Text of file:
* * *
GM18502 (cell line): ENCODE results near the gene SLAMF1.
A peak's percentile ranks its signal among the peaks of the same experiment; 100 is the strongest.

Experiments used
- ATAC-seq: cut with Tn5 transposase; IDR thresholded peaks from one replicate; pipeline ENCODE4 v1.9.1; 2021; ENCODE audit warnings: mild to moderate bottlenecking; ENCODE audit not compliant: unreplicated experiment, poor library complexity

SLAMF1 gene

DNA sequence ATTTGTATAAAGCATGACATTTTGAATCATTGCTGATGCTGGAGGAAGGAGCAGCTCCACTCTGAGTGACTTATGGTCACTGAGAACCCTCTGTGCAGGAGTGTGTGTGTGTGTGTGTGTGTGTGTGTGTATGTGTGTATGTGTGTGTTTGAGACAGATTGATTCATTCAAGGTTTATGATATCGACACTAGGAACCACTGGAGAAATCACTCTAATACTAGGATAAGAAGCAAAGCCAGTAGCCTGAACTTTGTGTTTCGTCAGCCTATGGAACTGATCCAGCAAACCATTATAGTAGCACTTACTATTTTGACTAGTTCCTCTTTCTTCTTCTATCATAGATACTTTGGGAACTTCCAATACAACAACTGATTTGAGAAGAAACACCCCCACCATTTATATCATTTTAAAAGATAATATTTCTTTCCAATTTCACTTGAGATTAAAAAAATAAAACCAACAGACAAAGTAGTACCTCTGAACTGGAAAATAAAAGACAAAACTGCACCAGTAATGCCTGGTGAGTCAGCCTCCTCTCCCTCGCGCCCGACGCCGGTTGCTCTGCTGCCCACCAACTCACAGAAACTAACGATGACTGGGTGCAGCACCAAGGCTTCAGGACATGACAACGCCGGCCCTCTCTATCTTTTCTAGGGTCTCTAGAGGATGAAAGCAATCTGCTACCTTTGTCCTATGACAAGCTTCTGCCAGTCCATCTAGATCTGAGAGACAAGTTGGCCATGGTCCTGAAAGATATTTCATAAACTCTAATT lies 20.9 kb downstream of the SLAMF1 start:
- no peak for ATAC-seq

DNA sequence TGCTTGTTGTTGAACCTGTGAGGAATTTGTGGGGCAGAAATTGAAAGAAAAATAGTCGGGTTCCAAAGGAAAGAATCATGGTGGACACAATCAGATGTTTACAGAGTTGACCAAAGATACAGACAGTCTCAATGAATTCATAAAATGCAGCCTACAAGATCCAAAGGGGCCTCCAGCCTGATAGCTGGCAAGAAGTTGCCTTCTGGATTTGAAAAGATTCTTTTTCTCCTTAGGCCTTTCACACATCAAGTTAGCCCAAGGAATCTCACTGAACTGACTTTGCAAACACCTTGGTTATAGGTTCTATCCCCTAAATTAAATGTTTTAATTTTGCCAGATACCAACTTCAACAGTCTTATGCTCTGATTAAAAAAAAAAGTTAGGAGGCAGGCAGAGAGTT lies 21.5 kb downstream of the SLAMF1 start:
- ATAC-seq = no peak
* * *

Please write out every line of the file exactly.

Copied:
GM18502 (cell line): ENCODE results near the gene SLAMF1.
A peak's percentile ranks its signal among the peaks of the same experiment; 100 is the strongest.

Experiments used
- ATAC-seq: cut with Tn5 transposase; IDR thresholded peaks from one replicate; pipeline ENCODE4 v1.9.1; 2021; ENCODE audit warnings: mild to moderate bottlenecking; ENCODE audit not compliant: unreplicated experiment, poor library complexity

SLAMF1 gene

DNA sequence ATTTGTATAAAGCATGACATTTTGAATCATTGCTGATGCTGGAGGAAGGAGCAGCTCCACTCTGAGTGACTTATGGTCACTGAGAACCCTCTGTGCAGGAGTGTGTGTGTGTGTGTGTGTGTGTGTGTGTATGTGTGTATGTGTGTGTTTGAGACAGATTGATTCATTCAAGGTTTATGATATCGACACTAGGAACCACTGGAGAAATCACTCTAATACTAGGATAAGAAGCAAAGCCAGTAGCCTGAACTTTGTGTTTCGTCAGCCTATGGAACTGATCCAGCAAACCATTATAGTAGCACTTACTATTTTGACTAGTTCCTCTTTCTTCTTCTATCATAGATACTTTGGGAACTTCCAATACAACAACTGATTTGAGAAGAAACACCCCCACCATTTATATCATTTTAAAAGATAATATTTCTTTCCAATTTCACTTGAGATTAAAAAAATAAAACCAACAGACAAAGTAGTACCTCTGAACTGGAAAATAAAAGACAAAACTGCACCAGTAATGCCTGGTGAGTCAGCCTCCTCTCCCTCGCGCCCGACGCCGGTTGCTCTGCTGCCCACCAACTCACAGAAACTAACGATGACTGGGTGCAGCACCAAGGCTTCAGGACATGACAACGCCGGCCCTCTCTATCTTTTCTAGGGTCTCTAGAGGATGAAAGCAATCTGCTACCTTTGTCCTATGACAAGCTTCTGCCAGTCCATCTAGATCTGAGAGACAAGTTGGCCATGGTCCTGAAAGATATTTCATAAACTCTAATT lies 20.9 kb downstream of the SLAMF1 start:
- no peak for ATAC-seq

DNA sequence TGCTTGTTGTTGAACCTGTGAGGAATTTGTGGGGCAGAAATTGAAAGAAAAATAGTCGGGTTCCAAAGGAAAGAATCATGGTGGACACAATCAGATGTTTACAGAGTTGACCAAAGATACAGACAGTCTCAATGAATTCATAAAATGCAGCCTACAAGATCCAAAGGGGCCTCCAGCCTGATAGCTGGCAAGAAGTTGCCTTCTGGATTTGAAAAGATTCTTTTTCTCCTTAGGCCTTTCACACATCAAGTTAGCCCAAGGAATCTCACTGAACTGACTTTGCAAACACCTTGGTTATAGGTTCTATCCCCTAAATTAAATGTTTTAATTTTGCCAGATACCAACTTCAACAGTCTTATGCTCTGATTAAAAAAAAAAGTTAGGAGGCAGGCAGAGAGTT lies 21.5 kb downstream of the SLAMF1 start:
- ATAC-seq = no peak